- On 2011-06-26
- By Edugain

## LCM of Fractions

The Least Common Multiple (LCM) of two integers **x **and **y**, is the smallest positive integer that is a multiple of both **x** and **y**. Generally LCM is used for adding fractions where denominators are not same. Most of the kids know how to calculate LCM, but I was surprised to learn that most of the kids are not aware of the physical significance of LCM.

I was interacting with some of the grade 6 students and I asked them about LCM, and all kids in class said that they know LCM very well. So I asked them to find LCM of 1/2 and 1/3 and surprisingly no one could answer. They were trying to apply regular method of finding LCM of integers, and of-course that did not help them in finding LCM of fractions.

Problem was that kids just learn the method of solving questions in textbooks, and do not pay much attention to theory. Had any student used the definition of LCM (and not the regular method of finding LCM) they could have easily solved this question.

Anyway lets forget the regular method of finding LCM and try to solve this using definition of LCM.

So as per the definition of LCM, we have to find a number which can be fully divided by 1/2 and 1/3. If you think about it you will find that answer is 1. Since one is fully divisible by both 1/2 and 1/3.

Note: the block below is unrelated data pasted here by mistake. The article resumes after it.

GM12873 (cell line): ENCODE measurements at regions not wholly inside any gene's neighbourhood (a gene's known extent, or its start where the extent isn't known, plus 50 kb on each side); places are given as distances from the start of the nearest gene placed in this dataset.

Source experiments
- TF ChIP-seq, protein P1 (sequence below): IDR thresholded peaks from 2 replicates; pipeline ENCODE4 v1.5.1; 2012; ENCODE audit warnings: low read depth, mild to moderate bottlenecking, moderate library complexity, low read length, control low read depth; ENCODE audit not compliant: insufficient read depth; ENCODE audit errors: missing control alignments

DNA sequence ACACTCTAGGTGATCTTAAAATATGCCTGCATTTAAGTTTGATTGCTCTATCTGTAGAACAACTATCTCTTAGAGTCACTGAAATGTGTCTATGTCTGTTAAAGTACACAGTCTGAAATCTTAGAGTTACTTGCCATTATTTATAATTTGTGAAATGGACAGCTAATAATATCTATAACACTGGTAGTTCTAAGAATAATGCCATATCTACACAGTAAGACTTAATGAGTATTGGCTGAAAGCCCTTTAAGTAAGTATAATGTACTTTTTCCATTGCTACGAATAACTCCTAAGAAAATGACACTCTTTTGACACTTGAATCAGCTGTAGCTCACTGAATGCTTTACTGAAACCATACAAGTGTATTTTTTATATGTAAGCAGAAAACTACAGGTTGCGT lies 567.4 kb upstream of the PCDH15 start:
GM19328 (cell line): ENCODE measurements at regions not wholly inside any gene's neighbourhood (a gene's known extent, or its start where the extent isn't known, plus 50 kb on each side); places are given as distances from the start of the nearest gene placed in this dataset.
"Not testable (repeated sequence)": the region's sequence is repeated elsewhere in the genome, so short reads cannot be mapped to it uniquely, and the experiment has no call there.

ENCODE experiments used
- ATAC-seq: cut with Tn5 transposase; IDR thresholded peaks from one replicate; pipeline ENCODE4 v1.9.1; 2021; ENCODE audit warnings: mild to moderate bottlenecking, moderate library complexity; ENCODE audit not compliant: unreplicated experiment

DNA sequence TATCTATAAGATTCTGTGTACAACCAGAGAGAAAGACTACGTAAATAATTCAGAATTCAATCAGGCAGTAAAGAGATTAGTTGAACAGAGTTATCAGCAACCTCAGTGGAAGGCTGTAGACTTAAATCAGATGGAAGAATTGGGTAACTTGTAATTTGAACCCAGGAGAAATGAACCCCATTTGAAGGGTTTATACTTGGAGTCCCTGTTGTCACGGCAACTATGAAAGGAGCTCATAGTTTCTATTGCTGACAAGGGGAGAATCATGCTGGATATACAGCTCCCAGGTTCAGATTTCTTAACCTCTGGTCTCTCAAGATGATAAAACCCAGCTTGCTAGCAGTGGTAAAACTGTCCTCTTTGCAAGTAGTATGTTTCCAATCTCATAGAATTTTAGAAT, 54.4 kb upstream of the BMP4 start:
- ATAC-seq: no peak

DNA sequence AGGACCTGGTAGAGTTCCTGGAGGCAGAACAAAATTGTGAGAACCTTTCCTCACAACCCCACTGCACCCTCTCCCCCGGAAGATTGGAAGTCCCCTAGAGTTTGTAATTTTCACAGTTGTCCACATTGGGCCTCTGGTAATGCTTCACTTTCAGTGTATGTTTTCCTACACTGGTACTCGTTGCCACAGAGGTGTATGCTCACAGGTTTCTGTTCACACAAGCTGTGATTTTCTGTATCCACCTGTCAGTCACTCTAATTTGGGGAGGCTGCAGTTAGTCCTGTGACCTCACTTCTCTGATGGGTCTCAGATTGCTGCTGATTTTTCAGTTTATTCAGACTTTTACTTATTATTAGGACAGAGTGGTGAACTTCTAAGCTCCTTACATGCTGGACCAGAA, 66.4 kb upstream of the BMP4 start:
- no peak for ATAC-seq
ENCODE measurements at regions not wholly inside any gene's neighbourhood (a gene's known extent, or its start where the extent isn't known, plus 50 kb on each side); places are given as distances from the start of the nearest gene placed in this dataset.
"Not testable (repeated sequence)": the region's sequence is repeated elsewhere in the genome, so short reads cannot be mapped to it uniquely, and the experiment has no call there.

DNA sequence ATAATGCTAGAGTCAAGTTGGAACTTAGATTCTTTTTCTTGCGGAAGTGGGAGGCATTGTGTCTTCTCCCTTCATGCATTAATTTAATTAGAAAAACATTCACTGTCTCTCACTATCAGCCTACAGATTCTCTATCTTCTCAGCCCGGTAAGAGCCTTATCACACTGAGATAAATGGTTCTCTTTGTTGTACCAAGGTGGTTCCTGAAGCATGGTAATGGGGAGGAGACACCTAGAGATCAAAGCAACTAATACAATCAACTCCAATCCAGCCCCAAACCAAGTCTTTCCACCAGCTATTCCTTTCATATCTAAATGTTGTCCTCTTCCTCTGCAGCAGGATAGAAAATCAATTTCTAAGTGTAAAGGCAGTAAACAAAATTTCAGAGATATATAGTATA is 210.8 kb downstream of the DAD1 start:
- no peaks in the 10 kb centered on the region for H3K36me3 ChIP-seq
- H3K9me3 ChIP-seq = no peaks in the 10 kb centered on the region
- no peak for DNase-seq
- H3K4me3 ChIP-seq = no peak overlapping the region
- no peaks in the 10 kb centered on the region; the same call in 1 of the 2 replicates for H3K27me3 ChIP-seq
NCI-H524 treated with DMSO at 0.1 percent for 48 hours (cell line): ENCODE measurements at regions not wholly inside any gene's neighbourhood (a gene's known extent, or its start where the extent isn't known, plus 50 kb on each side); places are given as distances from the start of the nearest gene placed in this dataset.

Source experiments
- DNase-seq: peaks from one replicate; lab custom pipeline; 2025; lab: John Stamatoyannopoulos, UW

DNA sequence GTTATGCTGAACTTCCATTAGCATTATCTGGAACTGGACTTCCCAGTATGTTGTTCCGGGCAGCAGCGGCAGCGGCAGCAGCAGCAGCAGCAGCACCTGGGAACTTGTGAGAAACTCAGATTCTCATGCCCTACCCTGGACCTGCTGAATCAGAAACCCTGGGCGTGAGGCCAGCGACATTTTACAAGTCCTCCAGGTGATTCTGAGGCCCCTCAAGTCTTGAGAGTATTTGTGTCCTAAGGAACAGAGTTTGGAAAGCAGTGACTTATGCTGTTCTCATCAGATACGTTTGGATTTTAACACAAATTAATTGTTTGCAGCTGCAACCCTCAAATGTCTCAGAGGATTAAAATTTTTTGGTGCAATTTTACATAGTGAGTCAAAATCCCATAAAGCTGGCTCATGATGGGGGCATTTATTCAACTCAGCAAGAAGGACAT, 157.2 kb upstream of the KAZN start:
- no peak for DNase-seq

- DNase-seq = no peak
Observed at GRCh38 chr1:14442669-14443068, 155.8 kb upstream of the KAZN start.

1/ (1/2) = 2

1/ (1/3) = 3

Now lets take another example. Find LCM of 1/6 and 1/9.

Answer for this one is 1/3, since,

(1/3) / (1/6) = 2

(1/3) / (1/9) = 3

Ok, these were simple cases so we could do just by thinking about it, but we might have to do this for more complex fractions. Now lets formalize a method to find LCM of any two fractions.

Lets try to find LCM of **(a/b)** and **(c/d)**. If b and d were same it was easy to find LCM since if denominators are same, we just need to find LCM of numerators, hence LCM of **(a/b)** and** (c/b)** would be **LCM(a,c)/b**. So we have to first make denominators of both the fractions same.

So here are the steps to find LCM of **a/b** and **c/d**

- Find the LCM of
**b**and**d**=**LCM(b,d)** - Multiply numerator and denominator of first fraction by
**LCM(b,d)/b**.

Multiply numerator and denominator of first fraction by**LCM(b,d)/d**.

After this multiplication, denominator of both fractions are same. - Find LCM of new numerators.
- The answer is
**LCM(numerators)/LCM(b,d)**

Lets see this using example of 2/9 and 8/21.

- LCM of 9 and 21 = 63,
- Now multiply first fraction by 63/9 = 7

Multiply second fraction by 63/21 = 3

So now first fractions is (2 x 7)/(9 x 7) = 14/63

and second fraction is (8 x 3)/(21 x 3) = 24/63 - Now since both denominators are same, LCM of numerators 14 and 24 = 168.
- Hence LCM of 2/9 and 6/21 is (168/63)

After simplification 168/63 = 8/3

Now lets check if our answer (8/3) is correct or not by dividing this by 2/9 and 8/21.

(8/3) / (2/9) = 12

(8/3) / (8/21) = 7

You can see that this is fully divisible by both fractions.

Now we have understood the concept, lets try to find a formula for quickly solving this.

If you observe the new numerators after multiplication, they are (a/b)*LCM(b,d) and (c/d)*LCM(b,d).

So answer is

LCM ( (a/b)*LCM(b,d) , (c/d)*LCM(b,d) ) / LCM(b,d)

After simplification this will come down to a simple formula,

LCM( (a/b) , (c/d) ) = LCM(a,c)/HCF(b,d)